What is unique about Sidley Austin’s practice in this area?
FO: Our team are diverse (from a gender, race, sexuality, and country of origin perspective). We are creative and solve problems as a team; invest a lot of time in training; and support our associates to build their own client relationships from day 1 (through budget, time credits, discussions on business plan etc.). We give our team autonomy and agility to work in the manner that they choose, and support our associates for life whether in private practice or elsewhere.
YK: We have a very strong regulatory and sector expertise, ranging from life sciences to insurance. Moreover, we have great support from the US offices—meaning that on any UK-US cross-border matters, we are able to work seamlessly as one firm, so a client need not outsource to another firm.
IB: Sidley has dedicated specialist teams in the life sciences, insurance, financial services and other regulated sectors which are industries that private equity firms are increasingly interested in. Our team also brings together lawyers admitted in different jurisdictions and from a variety of countries and backgrounds, which mirrors the international and diverse client base we have.
ZH: As a relatively new practice are at Sidley, the PE team is definitely growing. It's great to get an insight into how the team is developing the practice. Unlike a number of pure private equity law firms, Sidley, as a full-service firm, can offer specialised advice required on PE deals without having to engage outside counsel.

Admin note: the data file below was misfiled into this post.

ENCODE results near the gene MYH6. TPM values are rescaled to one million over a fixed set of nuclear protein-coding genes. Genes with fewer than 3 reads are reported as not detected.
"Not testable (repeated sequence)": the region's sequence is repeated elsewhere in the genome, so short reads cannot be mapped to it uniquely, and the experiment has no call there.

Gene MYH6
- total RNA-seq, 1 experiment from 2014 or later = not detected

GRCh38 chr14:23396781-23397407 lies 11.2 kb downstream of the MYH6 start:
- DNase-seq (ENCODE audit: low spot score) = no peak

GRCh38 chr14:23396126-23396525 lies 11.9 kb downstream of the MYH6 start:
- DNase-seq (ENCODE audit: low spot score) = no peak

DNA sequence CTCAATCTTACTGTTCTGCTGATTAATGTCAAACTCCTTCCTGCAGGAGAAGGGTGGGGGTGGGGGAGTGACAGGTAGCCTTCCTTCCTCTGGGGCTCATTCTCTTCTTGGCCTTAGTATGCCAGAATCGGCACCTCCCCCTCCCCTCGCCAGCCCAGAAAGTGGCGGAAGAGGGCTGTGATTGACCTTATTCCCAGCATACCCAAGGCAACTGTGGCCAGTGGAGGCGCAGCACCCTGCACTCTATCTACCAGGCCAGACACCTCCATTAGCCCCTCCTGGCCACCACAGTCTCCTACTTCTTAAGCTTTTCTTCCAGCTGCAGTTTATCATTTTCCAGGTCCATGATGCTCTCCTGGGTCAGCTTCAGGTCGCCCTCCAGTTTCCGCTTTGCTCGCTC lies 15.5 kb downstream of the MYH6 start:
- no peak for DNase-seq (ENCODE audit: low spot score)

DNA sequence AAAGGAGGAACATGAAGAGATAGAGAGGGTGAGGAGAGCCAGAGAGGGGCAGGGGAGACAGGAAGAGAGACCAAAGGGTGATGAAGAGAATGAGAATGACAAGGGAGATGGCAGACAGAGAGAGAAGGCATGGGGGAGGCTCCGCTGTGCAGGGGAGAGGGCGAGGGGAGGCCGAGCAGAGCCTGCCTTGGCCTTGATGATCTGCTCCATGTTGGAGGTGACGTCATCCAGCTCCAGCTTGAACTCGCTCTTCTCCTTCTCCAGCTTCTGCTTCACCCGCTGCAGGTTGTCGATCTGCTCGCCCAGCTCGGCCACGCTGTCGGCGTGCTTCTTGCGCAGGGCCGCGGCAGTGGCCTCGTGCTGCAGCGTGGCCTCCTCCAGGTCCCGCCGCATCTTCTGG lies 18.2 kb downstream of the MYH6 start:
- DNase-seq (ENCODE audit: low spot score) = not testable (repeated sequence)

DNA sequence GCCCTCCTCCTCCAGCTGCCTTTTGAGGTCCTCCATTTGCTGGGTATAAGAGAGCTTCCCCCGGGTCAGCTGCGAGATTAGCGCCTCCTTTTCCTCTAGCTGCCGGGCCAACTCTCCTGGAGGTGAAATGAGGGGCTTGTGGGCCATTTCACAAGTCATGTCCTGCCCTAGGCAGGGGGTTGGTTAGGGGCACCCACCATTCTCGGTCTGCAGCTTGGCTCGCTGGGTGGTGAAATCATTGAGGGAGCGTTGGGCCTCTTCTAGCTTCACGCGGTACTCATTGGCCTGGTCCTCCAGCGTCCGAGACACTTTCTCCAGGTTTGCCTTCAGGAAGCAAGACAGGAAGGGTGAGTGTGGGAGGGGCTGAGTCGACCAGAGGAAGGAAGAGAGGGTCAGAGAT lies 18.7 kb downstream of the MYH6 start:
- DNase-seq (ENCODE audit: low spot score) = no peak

What personal qualities are beneficial to have as a private equity lawyer?
FO: Focused, driven, pro-active, articulate, curious, pragmatic, a problem solver, and empathetic.
YK: As a junior private equity lawyer, I think it is important to be a team player; always be ready to pull your weight and be responsible; remain calm, yet enthusiastic during stressful and pressurised times; be organised and keep on top of multiple work streams; have a keen eye for detail; and importantly, enjoy being around the people you work with, whether it be your co-workers or clients.
IB: As a private equity lawyer in the corporate team, you are usually project managing the transaction from a legal perspective, which can involve the coordination of different specialists across the firm as well as acting as the first point of contact for the client, which means that strong interpersonal and organisational skills are important qualities. A genuine interest in understanding how businesses operate and being comfortable with numbers is also key.
ZH: Organisation skills and attention to detail are key and a good understanding of basic Excel is useful for understanding the financial mechanics of a transaction.